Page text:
When you think of climbing walls, what comes to mind? Probably one of the things that you imagine would be the most popular is the Victorian style of climbing walls.
The most famous of these was the Tudor Climbing Wall, which included an Ivy Rope, a Cable Trimmer, and an Iron Ladder. This was probably the first Wall that was constructed of wood and could be used for many different activities.
Knowing About IVY Ropes
The Ivy Rope was used to help climbers to climb up and down the rock face without having to use ropes or ladders. The Ivy Rope was very important as it helped to prevent rope burns when the climber was in the water. It also allowed for easy access to the bottom of the Wall by the climber, which would allow for easy scaling by the next climber to come along.
The Ivy Rope could be adjusted to make climbing easier or more difficult. There were different lengths available so it would be easy for one person to get from one point to another without needing two hands to do so. This helped to make the Wall much more convenient for many different people to use.
The use of the Ivy Rope was widespread throughout the years because it helped to lessen the time required to climb a Wall, but it also helped with safety concerns. The Ivy Rope was made from knotty timber, in which the end that needed to be tied off was sturdy and not easily torn or frayed.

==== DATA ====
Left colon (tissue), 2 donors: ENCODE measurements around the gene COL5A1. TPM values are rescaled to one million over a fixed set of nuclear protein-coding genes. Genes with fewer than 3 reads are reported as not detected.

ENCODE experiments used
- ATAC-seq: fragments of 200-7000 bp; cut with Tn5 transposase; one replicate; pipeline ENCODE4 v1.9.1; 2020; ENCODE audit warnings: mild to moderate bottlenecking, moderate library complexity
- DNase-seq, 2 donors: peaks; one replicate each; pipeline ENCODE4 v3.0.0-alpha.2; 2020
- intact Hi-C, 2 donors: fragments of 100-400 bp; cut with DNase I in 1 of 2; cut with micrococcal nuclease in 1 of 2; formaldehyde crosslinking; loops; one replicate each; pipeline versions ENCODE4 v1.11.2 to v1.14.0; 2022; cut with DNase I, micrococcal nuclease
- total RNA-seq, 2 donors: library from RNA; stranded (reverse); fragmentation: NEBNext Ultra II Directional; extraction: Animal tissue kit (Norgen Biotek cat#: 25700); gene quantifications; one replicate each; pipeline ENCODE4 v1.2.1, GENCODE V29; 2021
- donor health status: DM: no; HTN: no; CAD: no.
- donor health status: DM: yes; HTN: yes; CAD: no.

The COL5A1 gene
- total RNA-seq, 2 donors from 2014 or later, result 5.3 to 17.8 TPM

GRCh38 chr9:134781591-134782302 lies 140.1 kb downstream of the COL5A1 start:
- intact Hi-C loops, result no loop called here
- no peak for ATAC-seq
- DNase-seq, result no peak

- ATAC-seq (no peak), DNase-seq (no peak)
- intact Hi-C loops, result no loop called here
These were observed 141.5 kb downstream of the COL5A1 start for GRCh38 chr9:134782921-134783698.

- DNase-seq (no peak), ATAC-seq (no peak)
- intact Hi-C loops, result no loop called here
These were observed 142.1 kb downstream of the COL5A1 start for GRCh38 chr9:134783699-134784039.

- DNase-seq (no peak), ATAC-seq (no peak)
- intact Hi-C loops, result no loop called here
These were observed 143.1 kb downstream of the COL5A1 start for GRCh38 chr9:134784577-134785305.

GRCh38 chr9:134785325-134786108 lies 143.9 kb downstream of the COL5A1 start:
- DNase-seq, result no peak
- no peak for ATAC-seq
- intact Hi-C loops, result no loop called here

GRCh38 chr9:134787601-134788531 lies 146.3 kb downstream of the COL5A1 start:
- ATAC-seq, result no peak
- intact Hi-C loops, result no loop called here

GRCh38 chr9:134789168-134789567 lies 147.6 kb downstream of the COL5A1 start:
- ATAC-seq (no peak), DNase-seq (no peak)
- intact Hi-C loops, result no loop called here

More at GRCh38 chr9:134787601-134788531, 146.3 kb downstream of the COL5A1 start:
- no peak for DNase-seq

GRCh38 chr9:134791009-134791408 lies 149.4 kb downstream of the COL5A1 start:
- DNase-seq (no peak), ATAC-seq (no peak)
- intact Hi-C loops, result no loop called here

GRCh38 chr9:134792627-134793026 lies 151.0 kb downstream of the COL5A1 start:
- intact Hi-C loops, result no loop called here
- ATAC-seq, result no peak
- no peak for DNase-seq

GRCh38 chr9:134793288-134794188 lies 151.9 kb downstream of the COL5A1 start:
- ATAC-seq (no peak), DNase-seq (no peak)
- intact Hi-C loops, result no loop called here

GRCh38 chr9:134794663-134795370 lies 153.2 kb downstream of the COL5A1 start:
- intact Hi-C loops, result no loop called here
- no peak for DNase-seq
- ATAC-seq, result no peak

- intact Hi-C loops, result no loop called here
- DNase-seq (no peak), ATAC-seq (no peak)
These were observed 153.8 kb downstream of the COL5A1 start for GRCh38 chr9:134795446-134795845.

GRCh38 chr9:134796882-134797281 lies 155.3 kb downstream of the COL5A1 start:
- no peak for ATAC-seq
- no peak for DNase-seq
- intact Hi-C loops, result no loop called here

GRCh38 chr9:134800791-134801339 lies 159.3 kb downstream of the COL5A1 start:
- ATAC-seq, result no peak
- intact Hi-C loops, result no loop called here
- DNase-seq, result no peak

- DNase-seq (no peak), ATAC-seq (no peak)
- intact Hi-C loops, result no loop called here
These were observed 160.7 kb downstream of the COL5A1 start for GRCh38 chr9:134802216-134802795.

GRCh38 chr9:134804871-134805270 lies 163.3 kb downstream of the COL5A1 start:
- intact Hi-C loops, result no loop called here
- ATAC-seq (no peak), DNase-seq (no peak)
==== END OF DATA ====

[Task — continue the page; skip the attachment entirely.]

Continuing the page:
The Ivy Rope was used on a large variety of different Walls for many different activities. From children’s climbing games to adults enjoying the indoor climbing activity. The Ivy Rope was widely used on all kinds of Climbing Walls.
One of the most famous activities which were on a wall using the Ivy Rope was the Briar Reach. It was in many ways similar to the Teddy Bears. Which had been the fastest way to reach the top of the Walls before the Ivy Rope.
The Briar Rope And Its Advantages: History Of Climbing Walls
The Briar Rope was a much more effective way to move through the Wall. And it was much easier for anyone to climb it. Therefore The Briar Rope had a handle on one end. Which helped to anchor the climber into the topmost part of the Wall. This held the climber in place and made it much easier to scale the Wall.
The Briar Rope was much less bulky than the Teddy Bear, so it allowed for easier movement on the Wall. The Ivy Rope did not have this problem and so it was used on the Teddy Bear.
This is probably the earliest use of the Ivy Rope. And it would still be used on many of the Wall until the late twentieth century. The Ivy Rope is still used today on some Climbing Walls. And it is the preferred method for tying off climbing rope.
Remember, when you are looking at the history of climbing walls, the Ivy Rope was used throughout the Victorian Age. This is one thing that many people overlook, and that is the true history of the Ivy Rope.